destinated some unto life, and reprobated some unto death ; of both which there is a certain number, known only to God, which can neither be in
creased nor diminished.” 13. Predestination to life is the everlasting purpose of God, whereby, before the foundations of the world were laid, he hath constantly decreed in his secret counsel, to deliver from curse and damnation, those whom he hath chosen in Christ out of mankind, and to bring them by Christ unto everlasting salvation, as vessels made to honour.
* II. 14. “ The cause moving God to predestinate
unto life, is not the foreseeing of faith, or of perseverance, or of good works, or of any thing which is in the person predestinated, but only the good
pleasure of God himself.” For all things being ordained for the manifestation of his glory, and his glory being to appear, both in the works of his mercy and of his justice, it seemed good to his heavenly wisdom to choose out a certain number towards whom he would extend his undeserved mercy, leaving the rest to be spectacles of his justice.
15. Such as are predestinated unto life be called according unto God's purpose (his Spirit working in due season), and through grace they obey the calling ; they be justified freely; they be made sons of God by adoption; they be made like the image of his only-begotten Son Jesus Christ; they walk religiously in good works, and, at length, by God's mercy, they attain to everlasting felicity. * IV. “But such as are not predestinated to salva
tion, shall finally be condemned for their sins." 16. The godly consideration of predestination, and our election in Christ, is full of sweet, pleasant, and unspeakable comfort to godly persons, and such as feel in themselves the working of the Spirit of Christ, mortifying the works of the flesh, and their earthly members, and drawing up their minds to high and heavenly things, as well because it doth greatly confirm and establish their faith of eternal salvation to be enjoyed through Christ, as because it doth fervently kindle their love towards God; and on the contrary side, for curious and carnal persons, lacking the Spirit of Christ, to have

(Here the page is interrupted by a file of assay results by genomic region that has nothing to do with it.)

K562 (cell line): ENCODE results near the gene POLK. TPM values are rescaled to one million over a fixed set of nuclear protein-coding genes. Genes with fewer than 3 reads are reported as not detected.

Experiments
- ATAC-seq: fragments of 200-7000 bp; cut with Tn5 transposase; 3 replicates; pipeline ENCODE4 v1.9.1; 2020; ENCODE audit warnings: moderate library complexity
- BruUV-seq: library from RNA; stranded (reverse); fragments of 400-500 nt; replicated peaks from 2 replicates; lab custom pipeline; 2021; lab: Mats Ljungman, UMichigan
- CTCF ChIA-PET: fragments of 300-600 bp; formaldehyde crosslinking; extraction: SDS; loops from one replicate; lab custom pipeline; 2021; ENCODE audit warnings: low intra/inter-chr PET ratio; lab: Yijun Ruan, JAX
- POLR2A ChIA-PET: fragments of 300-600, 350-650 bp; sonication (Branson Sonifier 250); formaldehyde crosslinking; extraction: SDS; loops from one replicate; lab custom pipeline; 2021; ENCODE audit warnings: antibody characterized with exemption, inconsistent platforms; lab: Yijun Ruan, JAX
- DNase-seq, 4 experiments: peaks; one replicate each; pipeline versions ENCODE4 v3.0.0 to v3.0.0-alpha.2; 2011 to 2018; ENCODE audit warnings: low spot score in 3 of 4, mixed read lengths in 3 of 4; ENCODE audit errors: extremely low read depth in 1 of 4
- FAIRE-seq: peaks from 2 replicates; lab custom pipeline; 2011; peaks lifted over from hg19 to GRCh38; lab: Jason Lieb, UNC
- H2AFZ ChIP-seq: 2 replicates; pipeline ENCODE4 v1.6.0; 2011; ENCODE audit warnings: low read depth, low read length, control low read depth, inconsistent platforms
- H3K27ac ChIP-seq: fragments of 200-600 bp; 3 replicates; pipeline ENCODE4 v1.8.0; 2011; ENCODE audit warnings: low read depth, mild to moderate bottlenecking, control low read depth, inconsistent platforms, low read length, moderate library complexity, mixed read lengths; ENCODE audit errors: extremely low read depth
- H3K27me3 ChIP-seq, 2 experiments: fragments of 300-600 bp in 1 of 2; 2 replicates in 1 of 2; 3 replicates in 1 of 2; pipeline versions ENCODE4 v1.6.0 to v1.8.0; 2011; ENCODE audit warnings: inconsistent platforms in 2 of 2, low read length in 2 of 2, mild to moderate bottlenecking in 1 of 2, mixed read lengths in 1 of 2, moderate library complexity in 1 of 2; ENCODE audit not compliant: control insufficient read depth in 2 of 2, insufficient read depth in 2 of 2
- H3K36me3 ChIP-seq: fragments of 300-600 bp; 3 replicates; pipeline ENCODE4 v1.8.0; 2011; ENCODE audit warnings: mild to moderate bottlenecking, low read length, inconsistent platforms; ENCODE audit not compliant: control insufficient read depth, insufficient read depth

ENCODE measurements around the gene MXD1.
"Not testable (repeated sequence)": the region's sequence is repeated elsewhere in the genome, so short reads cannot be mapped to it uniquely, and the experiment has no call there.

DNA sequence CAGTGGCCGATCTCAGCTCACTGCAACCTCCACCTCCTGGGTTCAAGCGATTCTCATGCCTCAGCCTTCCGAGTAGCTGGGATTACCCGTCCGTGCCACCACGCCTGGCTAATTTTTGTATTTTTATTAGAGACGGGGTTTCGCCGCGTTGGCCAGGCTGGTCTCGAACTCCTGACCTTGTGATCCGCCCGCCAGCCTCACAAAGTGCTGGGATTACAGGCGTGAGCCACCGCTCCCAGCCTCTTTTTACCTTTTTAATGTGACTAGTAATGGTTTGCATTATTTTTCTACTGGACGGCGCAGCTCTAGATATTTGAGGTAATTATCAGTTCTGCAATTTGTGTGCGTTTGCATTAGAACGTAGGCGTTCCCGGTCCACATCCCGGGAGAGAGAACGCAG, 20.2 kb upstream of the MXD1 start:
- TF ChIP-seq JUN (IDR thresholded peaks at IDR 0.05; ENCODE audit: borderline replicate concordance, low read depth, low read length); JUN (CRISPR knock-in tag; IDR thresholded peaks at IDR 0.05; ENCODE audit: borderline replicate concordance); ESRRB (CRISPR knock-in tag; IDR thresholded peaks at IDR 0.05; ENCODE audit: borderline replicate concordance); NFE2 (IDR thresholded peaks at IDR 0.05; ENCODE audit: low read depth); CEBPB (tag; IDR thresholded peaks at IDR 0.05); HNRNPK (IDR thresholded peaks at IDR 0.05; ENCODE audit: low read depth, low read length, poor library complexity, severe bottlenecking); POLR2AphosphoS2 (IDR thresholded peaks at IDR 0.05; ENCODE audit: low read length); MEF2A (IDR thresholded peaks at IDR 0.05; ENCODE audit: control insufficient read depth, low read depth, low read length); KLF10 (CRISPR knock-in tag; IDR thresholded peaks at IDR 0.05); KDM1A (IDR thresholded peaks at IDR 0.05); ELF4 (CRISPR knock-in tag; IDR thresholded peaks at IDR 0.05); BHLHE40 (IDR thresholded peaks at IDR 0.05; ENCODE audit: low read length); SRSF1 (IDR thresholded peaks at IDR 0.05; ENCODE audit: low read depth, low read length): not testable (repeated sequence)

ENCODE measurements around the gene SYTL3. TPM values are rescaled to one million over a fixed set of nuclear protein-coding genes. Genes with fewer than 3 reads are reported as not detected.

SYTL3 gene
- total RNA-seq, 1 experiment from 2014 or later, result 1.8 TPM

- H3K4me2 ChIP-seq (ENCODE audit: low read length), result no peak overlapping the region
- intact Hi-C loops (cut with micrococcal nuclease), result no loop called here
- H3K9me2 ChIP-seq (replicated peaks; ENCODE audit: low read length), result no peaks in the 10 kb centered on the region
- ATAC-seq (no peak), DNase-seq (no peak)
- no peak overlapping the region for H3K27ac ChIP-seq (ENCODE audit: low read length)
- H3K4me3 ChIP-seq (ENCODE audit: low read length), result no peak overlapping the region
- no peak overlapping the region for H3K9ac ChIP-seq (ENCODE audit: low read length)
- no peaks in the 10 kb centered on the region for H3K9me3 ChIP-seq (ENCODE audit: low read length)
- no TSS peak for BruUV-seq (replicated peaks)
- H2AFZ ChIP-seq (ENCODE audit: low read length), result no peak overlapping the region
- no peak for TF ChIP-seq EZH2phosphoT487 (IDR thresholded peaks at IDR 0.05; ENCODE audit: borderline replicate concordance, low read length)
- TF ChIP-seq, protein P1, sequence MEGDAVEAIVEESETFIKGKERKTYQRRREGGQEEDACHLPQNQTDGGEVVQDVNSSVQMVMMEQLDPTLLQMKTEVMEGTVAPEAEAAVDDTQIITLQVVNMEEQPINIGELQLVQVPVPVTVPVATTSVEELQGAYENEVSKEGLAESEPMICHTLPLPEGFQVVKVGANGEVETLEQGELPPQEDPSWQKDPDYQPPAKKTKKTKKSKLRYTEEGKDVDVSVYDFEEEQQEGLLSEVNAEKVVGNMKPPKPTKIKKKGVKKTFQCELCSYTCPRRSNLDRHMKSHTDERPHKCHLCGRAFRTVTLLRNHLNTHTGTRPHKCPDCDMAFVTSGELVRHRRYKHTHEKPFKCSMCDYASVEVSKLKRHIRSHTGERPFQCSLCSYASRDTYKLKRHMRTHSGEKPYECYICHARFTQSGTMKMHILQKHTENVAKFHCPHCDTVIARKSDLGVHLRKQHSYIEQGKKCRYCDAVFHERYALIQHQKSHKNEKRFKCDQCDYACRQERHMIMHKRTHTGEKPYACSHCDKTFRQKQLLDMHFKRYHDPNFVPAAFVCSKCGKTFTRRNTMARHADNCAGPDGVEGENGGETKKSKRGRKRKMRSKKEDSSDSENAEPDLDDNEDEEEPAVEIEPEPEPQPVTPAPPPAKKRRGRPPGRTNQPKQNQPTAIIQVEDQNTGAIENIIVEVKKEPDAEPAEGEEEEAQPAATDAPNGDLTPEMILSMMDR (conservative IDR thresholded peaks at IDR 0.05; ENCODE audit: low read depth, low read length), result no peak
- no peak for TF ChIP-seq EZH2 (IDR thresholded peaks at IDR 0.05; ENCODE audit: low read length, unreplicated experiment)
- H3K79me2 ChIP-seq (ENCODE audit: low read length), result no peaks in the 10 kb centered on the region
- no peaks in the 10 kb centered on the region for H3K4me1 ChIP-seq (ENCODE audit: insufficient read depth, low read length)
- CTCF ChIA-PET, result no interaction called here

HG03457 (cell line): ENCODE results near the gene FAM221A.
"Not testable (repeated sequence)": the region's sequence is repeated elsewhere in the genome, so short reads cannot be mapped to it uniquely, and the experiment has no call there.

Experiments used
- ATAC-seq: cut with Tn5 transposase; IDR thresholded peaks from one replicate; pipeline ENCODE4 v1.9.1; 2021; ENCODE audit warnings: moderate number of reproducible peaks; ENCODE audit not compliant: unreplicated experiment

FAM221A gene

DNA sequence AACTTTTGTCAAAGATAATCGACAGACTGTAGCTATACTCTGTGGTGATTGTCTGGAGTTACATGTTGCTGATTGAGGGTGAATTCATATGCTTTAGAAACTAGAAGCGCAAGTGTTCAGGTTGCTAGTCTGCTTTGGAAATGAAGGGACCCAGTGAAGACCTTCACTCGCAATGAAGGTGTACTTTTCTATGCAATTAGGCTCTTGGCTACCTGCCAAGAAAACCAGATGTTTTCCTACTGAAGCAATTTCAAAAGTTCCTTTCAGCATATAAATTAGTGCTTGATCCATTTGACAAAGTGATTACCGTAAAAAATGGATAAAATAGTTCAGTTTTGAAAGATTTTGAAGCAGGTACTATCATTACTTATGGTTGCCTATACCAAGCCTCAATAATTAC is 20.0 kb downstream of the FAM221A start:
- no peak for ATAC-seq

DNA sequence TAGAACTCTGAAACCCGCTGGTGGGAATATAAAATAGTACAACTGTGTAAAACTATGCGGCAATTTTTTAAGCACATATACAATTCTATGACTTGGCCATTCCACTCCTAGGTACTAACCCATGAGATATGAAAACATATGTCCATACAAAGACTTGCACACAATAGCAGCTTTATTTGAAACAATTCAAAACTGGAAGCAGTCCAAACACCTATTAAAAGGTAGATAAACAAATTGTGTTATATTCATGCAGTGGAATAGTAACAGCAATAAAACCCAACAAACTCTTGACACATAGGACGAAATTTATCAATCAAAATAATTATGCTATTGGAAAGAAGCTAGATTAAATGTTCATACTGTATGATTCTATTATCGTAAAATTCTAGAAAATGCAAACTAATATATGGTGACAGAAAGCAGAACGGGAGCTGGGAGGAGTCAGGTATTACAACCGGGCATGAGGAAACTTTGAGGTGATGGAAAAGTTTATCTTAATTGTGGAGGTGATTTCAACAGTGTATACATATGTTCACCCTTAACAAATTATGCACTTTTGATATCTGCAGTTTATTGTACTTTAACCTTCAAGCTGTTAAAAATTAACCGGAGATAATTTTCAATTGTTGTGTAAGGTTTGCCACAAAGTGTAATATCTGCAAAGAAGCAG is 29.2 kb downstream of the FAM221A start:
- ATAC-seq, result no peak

continually before their eyes the sentence of God's predestination is very dangerous.
17. We must receive God's promises in such wise as they be generally set forth unto us in Holy Scripture ; and in our doings, that will of God is to be followed, which we have expressly declared unto us in the word of God.
OF THE CREATION AND GOVERNMENT OF ALL THINGS.
18. In the beginning of time, when no creature had any being, God, by his word alone, in the space of six days, created all things; and afterward by his Providence, doth continue, propagate, and order them, according to his own will.
19. The principal creatures are angels and men.
20. Of angels, some continued in that holy state wherein they were created, and are, by God's grace, for ever established therein; others fell from the same, and are reserved in chains of darkness unto the judgment of the great day.
21. Man being at the beginning created according to the image of God (which consisted especially in the wisdom of his mind, and the true holiness of his free will), had the covenant of the law ingrafted in his heart, whereby God did promise unto him everlasting life, upon condition that he performed entire and perfect obedience unto his commandments, according to that measure of strength wherewith he was endued in his creation, and threatened death unto him if he did not perform the same.